There is no substitute for oil
By George A. Ross | July 2, 2008
Every morning as you look in the mirror repeat the following: “THERE IS NO SUBSTITUTE FOR OIL.” There are many things we can do to increase our supply and efficient use of oil. However, until you accede to this statement, you cannot solve the problem.
We must drill where ever oil exists. The United States is the third largest producer of oil. For over 30 years radical environmentalists, helped by short sighted politicians, have handcuffed us with regard to supply.
The notion that we can become independent from foreign oil must be laid to rest. This is “poppycock.” We can limit our importation of oil.
We must use oil more efficiently. All new power plants must be nuclear. Oil and gas fired plants must be replaced, over time, with nuclear plants. Eventually coal fired plants will have to be replaced or cleaned up. We have spent over 20 years and billions of dollars creating a nuclear waste disposal site; we must use it. The design and construction of nuclear plants must be standardized to reduce costs.
Renewable energy sources must be decentralized. By using rebates, credits and tax incentives, residences, businesses and municipalities can generate electrical power from solar, wind and thermal sources that are fed back into the grid. This will greatly reduce the amount of power generated by the power companies and the cost to consumers. Local environments will dictate which sources are used. The use of nuclear and renewable power will significantly reduce our carbon footprint.
All transportation industries require oil. If automobiles converted to diesel power, there would be a 15 to 30 percent mileage improvement depending on the size of the vehicle. A worst case 15 percent improvement in automobile consumption of fuel would go a long way in solving the near term problem. A tax incentive to consumers for the purchase of a diesel powered vehicle will create the change, boosting the ailing automobile industry and allowing the oil industry to gradually switch to diesel fuel production. The increase in diesel fuel production and the reduction in gasoline production will drive down the cost of diesel fuel.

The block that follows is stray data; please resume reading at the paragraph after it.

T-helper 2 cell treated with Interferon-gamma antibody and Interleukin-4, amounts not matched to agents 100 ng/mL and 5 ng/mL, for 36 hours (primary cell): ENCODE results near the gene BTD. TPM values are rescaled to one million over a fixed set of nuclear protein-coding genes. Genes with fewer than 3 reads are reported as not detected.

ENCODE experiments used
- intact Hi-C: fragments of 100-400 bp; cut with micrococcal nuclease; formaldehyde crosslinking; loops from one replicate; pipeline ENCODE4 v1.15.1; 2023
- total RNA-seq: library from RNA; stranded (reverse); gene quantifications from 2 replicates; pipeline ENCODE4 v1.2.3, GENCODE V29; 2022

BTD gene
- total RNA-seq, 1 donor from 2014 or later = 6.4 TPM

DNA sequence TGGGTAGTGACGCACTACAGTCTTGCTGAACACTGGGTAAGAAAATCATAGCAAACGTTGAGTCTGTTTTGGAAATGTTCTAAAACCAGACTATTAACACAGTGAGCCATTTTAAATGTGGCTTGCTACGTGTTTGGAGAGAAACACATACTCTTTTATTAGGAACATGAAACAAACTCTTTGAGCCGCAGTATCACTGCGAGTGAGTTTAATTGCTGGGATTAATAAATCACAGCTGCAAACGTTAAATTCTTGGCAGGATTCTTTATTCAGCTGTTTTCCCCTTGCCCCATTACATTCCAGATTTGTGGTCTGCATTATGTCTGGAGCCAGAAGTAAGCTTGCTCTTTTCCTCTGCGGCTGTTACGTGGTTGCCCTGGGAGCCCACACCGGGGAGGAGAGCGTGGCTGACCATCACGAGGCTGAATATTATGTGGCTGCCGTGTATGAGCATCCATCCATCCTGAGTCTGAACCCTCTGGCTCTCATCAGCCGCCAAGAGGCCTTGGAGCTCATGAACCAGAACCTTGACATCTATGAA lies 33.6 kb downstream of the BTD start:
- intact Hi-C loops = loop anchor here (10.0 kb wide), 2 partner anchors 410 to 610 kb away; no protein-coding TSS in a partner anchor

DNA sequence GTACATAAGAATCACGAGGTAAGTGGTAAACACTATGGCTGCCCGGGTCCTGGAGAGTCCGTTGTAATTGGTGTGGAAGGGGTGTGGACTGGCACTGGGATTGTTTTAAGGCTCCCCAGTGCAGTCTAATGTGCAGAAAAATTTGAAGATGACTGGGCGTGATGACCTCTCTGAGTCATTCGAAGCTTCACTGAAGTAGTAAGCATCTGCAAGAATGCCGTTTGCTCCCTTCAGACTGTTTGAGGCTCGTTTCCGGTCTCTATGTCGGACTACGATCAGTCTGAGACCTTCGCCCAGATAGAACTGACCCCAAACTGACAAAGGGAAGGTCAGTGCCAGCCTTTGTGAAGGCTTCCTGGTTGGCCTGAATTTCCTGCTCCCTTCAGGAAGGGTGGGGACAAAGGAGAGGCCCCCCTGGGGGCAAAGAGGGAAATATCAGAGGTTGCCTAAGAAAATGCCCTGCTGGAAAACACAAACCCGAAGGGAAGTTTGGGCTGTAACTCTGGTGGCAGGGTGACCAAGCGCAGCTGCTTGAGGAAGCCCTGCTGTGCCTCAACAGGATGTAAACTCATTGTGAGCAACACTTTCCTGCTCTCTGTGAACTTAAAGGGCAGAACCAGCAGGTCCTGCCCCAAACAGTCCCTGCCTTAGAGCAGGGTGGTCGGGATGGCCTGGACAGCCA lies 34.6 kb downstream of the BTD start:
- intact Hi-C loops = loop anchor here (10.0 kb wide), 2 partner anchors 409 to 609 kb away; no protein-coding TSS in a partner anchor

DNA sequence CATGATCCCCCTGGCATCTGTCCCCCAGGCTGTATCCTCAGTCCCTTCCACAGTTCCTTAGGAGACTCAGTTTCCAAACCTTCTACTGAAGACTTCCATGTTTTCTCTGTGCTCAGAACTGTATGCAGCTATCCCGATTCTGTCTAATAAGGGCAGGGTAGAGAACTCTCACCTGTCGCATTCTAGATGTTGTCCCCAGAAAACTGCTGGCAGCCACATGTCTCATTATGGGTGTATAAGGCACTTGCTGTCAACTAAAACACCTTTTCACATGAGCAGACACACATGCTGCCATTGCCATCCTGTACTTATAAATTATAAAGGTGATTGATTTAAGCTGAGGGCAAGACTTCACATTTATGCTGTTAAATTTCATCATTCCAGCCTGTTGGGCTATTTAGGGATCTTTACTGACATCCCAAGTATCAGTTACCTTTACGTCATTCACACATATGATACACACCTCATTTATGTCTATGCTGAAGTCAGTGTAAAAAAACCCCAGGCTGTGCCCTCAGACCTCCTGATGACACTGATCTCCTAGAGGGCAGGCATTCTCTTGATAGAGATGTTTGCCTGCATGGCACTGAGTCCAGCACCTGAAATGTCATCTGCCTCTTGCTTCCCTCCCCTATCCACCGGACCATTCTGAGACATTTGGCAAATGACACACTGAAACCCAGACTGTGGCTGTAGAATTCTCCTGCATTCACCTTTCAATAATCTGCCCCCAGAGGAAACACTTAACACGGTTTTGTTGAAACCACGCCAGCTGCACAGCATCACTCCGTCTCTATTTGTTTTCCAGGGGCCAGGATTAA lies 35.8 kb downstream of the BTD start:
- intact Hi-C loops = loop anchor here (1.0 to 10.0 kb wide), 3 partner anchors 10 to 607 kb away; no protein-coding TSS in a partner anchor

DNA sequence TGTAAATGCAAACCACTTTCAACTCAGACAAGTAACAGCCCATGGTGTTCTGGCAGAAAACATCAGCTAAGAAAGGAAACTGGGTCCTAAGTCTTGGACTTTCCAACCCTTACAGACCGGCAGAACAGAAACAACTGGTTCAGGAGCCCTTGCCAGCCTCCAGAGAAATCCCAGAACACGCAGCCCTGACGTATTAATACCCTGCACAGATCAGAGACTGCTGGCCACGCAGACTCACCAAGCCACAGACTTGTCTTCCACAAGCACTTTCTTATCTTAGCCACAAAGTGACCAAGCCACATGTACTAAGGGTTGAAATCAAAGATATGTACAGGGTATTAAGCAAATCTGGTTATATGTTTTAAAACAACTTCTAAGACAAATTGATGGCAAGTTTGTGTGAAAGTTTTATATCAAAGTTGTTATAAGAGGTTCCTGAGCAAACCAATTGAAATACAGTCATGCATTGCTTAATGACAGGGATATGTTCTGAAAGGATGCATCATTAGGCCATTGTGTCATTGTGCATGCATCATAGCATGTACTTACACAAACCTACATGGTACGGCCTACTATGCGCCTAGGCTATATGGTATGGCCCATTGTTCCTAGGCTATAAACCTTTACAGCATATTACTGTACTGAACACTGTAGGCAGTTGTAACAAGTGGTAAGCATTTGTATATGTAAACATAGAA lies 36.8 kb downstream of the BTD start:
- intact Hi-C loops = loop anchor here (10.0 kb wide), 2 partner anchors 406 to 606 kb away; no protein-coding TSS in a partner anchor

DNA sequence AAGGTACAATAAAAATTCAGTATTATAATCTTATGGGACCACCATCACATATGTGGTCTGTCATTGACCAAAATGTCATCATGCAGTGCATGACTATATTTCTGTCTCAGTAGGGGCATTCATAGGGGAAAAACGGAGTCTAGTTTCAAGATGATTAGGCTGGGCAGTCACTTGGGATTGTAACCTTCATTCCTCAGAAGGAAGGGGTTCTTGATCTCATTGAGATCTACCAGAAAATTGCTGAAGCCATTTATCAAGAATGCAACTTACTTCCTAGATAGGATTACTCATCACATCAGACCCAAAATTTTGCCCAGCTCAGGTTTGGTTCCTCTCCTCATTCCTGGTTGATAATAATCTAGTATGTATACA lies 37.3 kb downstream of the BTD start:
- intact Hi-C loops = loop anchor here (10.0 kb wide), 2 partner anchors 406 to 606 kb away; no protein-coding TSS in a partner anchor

Diesel fuel is more easily produced and diesel engines can use a wide variety of fuels. The low sulphur diesel fuels are clean burning. There must be one standardized blend for fuels throughout the United States. Having each state set its own standard compounds the supply problem and drives up the cost.
Under no circumstances should an agricultural food product be used for fuel production. Ethanol production is an enormous waste of power and water. Increased production of corn requires increased use of fertilizers and insecticides, increasing the pollution of streams and rivers. Deforestation, to create more arable land to produce ethanol, is a major contributor to the increase of carbon emissions. Increased production of ethanol has increased the price of food significantly throughout the world. Wealthy nations can survive but the impact in third world nations is catastrophic. The concept of flex fuel vehicles increases the need for ethanol. A subsidy to the farm industry to produce more ethanol exacerbates starvation throughout the world. The arrogance on this issue by “pork barrel” politicians is unforgivable.
We need to utilize realistic R&D based on unbiased science to develop alternative sources of energy.
Adopting the energy policy presented coupled with a return to the pre-1999 margin requirements in the oil commodity market will reduce speculation in that market. This will immediately be reflected by a reduction in cost to the consumer and help establish the real market value of oil.
Waiting on future technologies is not a near or midterm solution. Hydrogen power using a non-petroleum based source is a long way off. We need practical solutions and all factions must compromise if we are to survive. There are no perfect solutions; if we wait for perfection, we will accomplish nothing. If we try to refute the fundamental economic reality of supply and demand, we will fail. We must demand that our political leaders “cut to the chase” and solve this problem. Self interests must be subservient to the interests of our nation.